The crucial point being that the pictures referred to were held exclusively by the CCRC and until 2011 nobody else could view them.[8] By not analysing the images the CCRC kept Jeremy Bamber imprisoned until whatever date he is eventually released, 12 years and counting. But in fact the CCRC should have discovered the facts revealed in this article much earlier than 2011, any time after the failed 2002 appeal.

Furthermore, because the CCRC will not work in partnership with anyone supporting Jeremy Bamber’s pleas of innocence, they perform their role in an obstructive rather than collaborative manner, and the prisoner has no option other than to rely on their goodwill and sense of duty.

Locard’s theory and the failure of the CCRC to investigate

Edmund Locard[9] developed Locard’s exchange principle which states that: “Any action of an individual, and obviously, the violent action constituting the crime, cannot occur without leaving a trace.”

We would hope that CCRC Case Review Managers are familiar with the concept. Therefore, they should have theorized along the following lines:

  • Jeremy Bamber insists that he did not kill his family.

  • Therefore, Sheila Caffell most likely carried out the killings.

  • According to Locard, there must be physical evidence to link Sheila Caffell to the victims.

  • What does the crime scene reveal?

  • Abundant evidence of fighting between the three adults and numerous wounds to each of them.

  • Therefore, evidence given in Court was wrong.

  • The case must be referred to the Court of Appeal.

Of course, this has not happened to date.


In conclusion, we question the culture of the CCRC under the Chairmanship of Helen Pitcher. We have previously showed that the CCRC is dismissive of all claims of innocence if it is believed that there is nothing new or ‘fresh’ that was or could have been dealt with at the original trial and regards, therefore, applicants as guilty (see here).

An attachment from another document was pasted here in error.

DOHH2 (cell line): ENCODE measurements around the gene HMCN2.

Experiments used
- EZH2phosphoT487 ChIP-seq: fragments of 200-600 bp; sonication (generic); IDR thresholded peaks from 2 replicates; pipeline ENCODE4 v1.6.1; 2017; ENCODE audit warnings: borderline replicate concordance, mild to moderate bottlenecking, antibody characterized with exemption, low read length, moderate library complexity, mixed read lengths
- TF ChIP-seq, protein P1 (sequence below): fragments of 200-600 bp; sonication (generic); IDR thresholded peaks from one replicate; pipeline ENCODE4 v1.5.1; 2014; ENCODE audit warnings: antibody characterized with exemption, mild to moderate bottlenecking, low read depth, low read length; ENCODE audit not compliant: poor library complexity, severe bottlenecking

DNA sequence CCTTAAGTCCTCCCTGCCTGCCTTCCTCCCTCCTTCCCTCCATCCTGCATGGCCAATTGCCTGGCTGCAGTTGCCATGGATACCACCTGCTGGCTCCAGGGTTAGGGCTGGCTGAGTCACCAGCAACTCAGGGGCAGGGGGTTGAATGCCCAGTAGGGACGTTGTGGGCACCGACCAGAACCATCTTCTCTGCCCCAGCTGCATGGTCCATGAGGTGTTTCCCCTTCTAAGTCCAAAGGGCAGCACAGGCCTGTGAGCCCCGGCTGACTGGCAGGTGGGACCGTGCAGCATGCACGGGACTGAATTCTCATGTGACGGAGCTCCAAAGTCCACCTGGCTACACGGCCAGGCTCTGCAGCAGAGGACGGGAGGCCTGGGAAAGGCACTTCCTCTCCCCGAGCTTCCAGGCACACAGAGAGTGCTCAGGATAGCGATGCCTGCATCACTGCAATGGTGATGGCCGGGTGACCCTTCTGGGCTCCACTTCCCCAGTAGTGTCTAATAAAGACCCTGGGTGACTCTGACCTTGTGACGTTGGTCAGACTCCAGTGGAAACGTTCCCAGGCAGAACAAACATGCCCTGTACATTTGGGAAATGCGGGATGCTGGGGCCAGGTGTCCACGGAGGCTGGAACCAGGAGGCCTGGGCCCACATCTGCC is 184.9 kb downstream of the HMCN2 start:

It now has a two-days a week Chairman. What kind of message does that send to the staff?

People may be weary of Jeremy Bamber’s repeated claims of innocence, but his case is one of the most serious abortions of justice in British legal history and eventually this fact must be acknowledged.

Jeremy Bamber’s Campaign Team made a new submission to the CCRC in March 2021. It was reported in June 2022: “During April this year, the CCRC advised Jeremy’s legal team that Andrew Timney, the Case Review Manager who was allocated to review the submissions, is leaving the CCRC.

Correspondence from Timney since October 2021 does not indicate that he has undertaken any substantive review of the evidence submitted.”[10]

Thus, a submission was virtually ignored for over a year without any repercussions for the Case Review Manager, it would appear.

How can any member of staff at the CCRC be allowed by senior management to make virtually no progress on reviewing a submission in over a year?

In part, this must stem from lack of managerial oversight and the attitude of the part-time Chairman must have an influence.

The CCRC is, in effect, being abolished gradually by government cuts, not just to budget, but also to status. Many fine words emanate from Annual Reports about how the organisation remains effective despite having its budget slashed repeatedly, but how can this be true?

Was it overstaffed and over-funded prior to 2008 when the so-called government ‘austerity’ programme was launched?

The CCRC needs a full-time Chairman prepared to argue with the Government for more resources, but instead has someone who seems content to give the impression that a part-time Chairman is adequate for the role.

This defeatist culture leads to the overwhelming majority of applicants being rejected when they request the CCRC to investigate their case – upwards of 97% of applicants are rejected and in some years 99% of applications were rejected.

It appears that the CCRC refuses to actually investigate anything.

Whether it is evidence of unreported injuries in the White House Farm murders, or DNA suggesting that a police officer may have killed Diana Garbutt or requests for the Court of Appeal to consider convincing new pathology evidence in the case of Clive Freeman, the answer is always NO, often after interminable delays in reaching a decision to reject a submission.

The failure of the CCRC to identify the evidence highlighted in this article ought to bring about the abolition of the current organisation.

It is clearly not fit for purpose and tinkering around the edges is not an option.

Abolish it and start again. However, does anyone really think that either the CCRC or the Ministry of Justice cares enough to be even mildly embarrassed that Jeremy Bamber has remained in prison for over 37 years when this evidence of his innocence should have been discovered?